The independent newspaper of the University of Iowa community since 1868

The Daily Iowan

The independent newspaper of the University of Iowa community since 1868

The Daily Iowan

The independent newspaper of the University of Iowa community since 1868

The Daily Iowan

Students protest RVAP closure at UI Division of Student Life office sit-in

Following the transition, students conducted an all-day sit-in outside of VP of Student Life Sarah Hansen’s office, calling for a reinstatement of RVAP Wednesday.
John Charlson
Protestors study quietly during a sit in protesting the closure of RVAP, outside of Vice President of Student Life, Sarah Hansen’s offices in the Iowa Memorial Union on Wednesday, May 1, 2024.

University of Iowa students filtered through the hallways on the second floor of the Iowa Memorial Union Wednesday for a sit-in following the university’s decision to dissolve the Rape Victim Advocacy Program and transition it to the Domestic Violence Intervention Program

The several dozen students who participated in the sit-in called for the program to be reinstated. RVAP employee Olivia Brown gave a written statement to The Daily Iowan during the sit-in. 

“The University of Iowa is making it clear that they do not stand with victims of sexual assault,” the statement read. “Amid the school’s constant crisis of sexual assaults on campus, they shut down a service that hundreds use: students and surrounding communities.” 

In an April 4 press release, the UI announced its decision to transition RVAP services to the Domestic Violence Intervention Program by Sept. 30. The release states that this decision was made in an effort to streamline services for victim-survivors by consolidating to a single point of access for the region. 

Dominic Jiacinto, a UI fourth-year student and attendee at the sit-in, said RVAP is a resource that serves not only students at the UI, but also people outside of Johnson County. RVAP and DVIP serve the same region of eight counties in southeast Iowa, including Cedar, Des Moines, Henry, Iowa, Johnson, Lee, Washington, and Van Buren.

“If other counties are relying on RVAP support rather than just us [UI students] that means they need the support. The policy change is just ridiculous,” Jiacinto said.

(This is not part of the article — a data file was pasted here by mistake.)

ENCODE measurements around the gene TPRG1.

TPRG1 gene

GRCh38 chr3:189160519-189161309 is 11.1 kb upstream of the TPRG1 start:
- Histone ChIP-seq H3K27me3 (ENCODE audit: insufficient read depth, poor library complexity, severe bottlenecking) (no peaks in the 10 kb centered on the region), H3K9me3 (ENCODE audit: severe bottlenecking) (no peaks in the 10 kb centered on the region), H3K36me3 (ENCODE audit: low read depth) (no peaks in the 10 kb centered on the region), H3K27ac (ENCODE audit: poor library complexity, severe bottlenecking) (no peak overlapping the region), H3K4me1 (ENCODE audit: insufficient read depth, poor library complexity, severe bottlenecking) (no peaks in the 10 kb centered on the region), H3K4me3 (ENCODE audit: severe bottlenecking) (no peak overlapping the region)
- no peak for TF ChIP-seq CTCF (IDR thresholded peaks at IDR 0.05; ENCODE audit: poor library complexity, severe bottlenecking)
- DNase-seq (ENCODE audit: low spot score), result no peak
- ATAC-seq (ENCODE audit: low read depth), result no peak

Jiacinto said this issue personally affects him and that he will not have an advocate anymore.

“I am a victim. It happened during my freshman year and if that hadn’t happened, I would be graduating in a week or so,” Jiacinto said.

The UI’s most recent Speak Out Iowa Survey in 2021 revealed that 16.6 percent of female students, 5.1 percent of male students, and 22.6 percent of transgender or gender non-conforming students have experienced a rape or an attempted rape.

UI President Barbara Wilson said Tuesday that the university always has to evaluate its resources, space, and the activities the UI engages in relative to the stakeholders it serves.

“We’re not going to get rid of the services, but it may be that it’ll be better in this larger, different organization that really is beyond the campus. I think it’ll be seamless. I hope it’ll be seamless,” Wilson said. “I think people have been very nervous about it, but our goal is to keep serving rape victims, survivors, and anybody who needs the help and doing it in a way that’s the most effective.”

Jiacinto said having a personal rape victim advocate, which is one of the resources RVAP provides, has been a useful resource.

“I get the vibe from a lot of people on campus that they don’t know much about RVAP or care to do anything about anything beyond taking the university at their word,” Jiacinto said.

Rose Bilicki, a UI first-year student and attendee at the sit-in, expressed similar concerns.

“I think it is appalling that the university decides to close RVAP in the way they did by completely ignoring the victims’ needs,” Bilicki said. “There are very few staff members to go around, meaning they will have to go through a flooded hiring process which would directly impact victims who do not have access to services anymore.”

RELATED: University of Iowa officials on the ‘difficult step’ of RVAP transition

T Natvig, a UI first-year student and attendee at the sit-in, said many of their friends were employed at RVAP and were not consulted in the dissolution of the service.

“A lot of my friends have gone through sexual assault and rape, and it is not an easy thing to deal with,” Natvig said. “I feel like that is why RVAP is a necessary resource on campus.” 

Natvig said having a specific sexual response team is necessary as a part of the university. 

DVIP will add 10-15 new positions to accommodate RVAP services and the title and crisis line will be maintained for the next 18-24 months. 

The release states that current RVAP services will continue uninterrupted, but the transition will lay off 12 UI staff members.

“I know that the program is transitioning to DVIP, but they probably cannot handle all the students that are going to come in,” Natvig said. 

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About the Contributor
Shreya Reddy
Shreya Reddy, News Reporter
Shreya Reddy is a freshman at the University of Iowa. Coming from a small town in Kansas, Shreya is double majoring in English and Political Science on the Pre-Law track. Before coming to the Daily Iowan, she has written for her neighborhood magazine and her schools literary magazine as well as writing an investigative journalism piece.